Include key words in your resume

I recently sent this email to a candidate I was trying to help find a position. She had just been rejected by a client of ours, and I was surprised. I figured this could be helpful to someone else who may looking for work now or in the future.

I cannot stress enough the important of key words in a resume. When I’m referring to key words, I’m talking about specific hard, objective duties, positions, skill sets, or software that you’ve used. Examples could include recruiting, payroll management, E-Verify, Accounts Payable/Accounts Receivable, QuickBooks, bookkeeping, and management. In general, this doesn’t apply to subjective aspects, such as “good communicator,” or “good team player,” or “hard worker.”

These are only things you can prove by showing, not telling. Most recruiters or hiring managers (or at least most I’ve worked with) have a set number of keywords that they are looking for. If those key words are not in the resumes, the hiring managers move on. I don’t really agree with that mindset completely, but in my experience it’s virtually impossible to change the minds of the hiring managers.

There have been a couple of times in which I’ve sent a resume to a hiring manager, and then the hiring manager has rejected the resume because they assumed the candidate didn’t have that experience. I told them they did have the experience but just failed to put it on the resume, but by then it was too late.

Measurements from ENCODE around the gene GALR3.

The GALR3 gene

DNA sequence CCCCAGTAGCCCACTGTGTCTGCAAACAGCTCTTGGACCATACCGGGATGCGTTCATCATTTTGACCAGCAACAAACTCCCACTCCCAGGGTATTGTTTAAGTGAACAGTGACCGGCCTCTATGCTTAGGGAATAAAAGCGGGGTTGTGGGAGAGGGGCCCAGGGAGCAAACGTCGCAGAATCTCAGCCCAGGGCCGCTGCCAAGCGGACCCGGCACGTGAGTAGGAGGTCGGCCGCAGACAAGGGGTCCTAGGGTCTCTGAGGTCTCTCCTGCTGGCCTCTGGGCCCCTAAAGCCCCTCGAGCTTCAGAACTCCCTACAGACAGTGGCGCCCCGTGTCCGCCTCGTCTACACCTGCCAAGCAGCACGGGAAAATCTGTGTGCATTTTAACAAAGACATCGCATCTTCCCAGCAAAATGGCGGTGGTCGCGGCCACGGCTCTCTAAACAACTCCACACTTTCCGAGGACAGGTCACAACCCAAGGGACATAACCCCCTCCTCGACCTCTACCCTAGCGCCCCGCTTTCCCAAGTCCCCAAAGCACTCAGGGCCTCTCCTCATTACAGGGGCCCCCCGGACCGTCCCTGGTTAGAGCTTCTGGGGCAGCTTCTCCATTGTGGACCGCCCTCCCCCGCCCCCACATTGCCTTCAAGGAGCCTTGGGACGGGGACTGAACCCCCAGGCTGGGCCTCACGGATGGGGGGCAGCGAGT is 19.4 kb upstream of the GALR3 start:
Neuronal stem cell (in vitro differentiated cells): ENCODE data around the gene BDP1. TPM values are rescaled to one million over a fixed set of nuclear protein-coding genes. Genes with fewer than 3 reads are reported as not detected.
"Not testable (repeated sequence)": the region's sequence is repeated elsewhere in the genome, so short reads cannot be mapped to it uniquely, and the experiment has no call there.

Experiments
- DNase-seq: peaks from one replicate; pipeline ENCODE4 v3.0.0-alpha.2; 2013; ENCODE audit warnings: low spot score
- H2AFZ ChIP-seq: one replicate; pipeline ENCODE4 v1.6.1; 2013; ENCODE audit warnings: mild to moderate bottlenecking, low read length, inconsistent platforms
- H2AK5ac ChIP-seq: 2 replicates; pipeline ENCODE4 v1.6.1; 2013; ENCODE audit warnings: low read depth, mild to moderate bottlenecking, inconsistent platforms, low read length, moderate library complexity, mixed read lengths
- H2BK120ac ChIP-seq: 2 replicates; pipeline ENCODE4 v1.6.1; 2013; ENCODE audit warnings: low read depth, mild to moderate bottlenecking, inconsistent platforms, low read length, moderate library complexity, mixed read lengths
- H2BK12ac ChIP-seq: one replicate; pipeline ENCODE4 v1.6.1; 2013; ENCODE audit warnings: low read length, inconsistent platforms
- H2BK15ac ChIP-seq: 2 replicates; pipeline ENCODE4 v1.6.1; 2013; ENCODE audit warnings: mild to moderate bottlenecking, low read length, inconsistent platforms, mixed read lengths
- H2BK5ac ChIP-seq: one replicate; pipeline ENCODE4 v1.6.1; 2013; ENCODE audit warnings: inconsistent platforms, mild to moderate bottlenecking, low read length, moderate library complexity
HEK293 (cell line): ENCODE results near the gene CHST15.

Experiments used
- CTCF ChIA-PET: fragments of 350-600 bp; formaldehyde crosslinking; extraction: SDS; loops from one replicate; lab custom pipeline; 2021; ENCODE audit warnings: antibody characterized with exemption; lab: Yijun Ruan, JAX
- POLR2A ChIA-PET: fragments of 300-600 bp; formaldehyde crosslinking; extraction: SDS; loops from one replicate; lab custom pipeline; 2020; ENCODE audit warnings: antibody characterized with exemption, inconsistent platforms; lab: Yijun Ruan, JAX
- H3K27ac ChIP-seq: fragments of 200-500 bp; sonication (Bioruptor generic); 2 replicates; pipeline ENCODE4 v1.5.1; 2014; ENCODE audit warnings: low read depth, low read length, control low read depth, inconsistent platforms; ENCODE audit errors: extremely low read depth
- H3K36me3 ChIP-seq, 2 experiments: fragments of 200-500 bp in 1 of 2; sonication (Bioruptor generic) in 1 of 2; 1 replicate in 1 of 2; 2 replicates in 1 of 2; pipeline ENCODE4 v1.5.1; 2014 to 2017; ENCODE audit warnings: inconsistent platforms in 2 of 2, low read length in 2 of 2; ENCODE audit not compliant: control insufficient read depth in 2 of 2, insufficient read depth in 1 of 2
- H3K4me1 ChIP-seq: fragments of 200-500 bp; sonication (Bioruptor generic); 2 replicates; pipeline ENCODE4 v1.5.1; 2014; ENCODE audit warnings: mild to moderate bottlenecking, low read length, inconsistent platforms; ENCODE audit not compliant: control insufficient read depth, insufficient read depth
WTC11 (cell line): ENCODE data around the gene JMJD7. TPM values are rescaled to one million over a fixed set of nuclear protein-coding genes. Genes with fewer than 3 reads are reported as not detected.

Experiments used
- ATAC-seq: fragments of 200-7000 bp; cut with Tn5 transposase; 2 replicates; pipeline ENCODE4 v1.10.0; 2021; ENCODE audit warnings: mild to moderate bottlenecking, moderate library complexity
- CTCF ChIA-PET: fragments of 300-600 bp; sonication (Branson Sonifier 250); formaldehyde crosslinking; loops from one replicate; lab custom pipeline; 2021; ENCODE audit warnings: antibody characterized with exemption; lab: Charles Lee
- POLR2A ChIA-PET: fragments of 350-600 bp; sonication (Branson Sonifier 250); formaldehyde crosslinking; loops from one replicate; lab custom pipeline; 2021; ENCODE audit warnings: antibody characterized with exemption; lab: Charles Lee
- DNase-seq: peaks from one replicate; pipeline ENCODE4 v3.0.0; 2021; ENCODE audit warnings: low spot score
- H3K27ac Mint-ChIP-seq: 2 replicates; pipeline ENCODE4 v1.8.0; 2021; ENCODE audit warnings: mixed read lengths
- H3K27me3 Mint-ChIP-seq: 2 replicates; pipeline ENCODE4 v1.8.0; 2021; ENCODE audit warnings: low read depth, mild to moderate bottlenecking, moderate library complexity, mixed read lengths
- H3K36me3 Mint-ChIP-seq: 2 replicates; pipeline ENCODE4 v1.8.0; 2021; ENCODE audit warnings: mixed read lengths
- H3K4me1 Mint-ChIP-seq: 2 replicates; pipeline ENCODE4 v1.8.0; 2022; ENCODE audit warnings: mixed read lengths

I would tailor the resume based on the position you’re applying for. I would look carefully at the job description you are applying for and notice the key words that the company used in the job description, especially if they use them repeatedly.

Then be sure you use those words in your resume, even repeatedly as long as they make sense and are not excessively redundant. (This assumes of course those key words honestly reflect responsibilities or positions you have experience with.)

There are three to four things every hiring manager is looking for. It’s hard to know exactly what those are, but the best way is to read them in the job description carefully.

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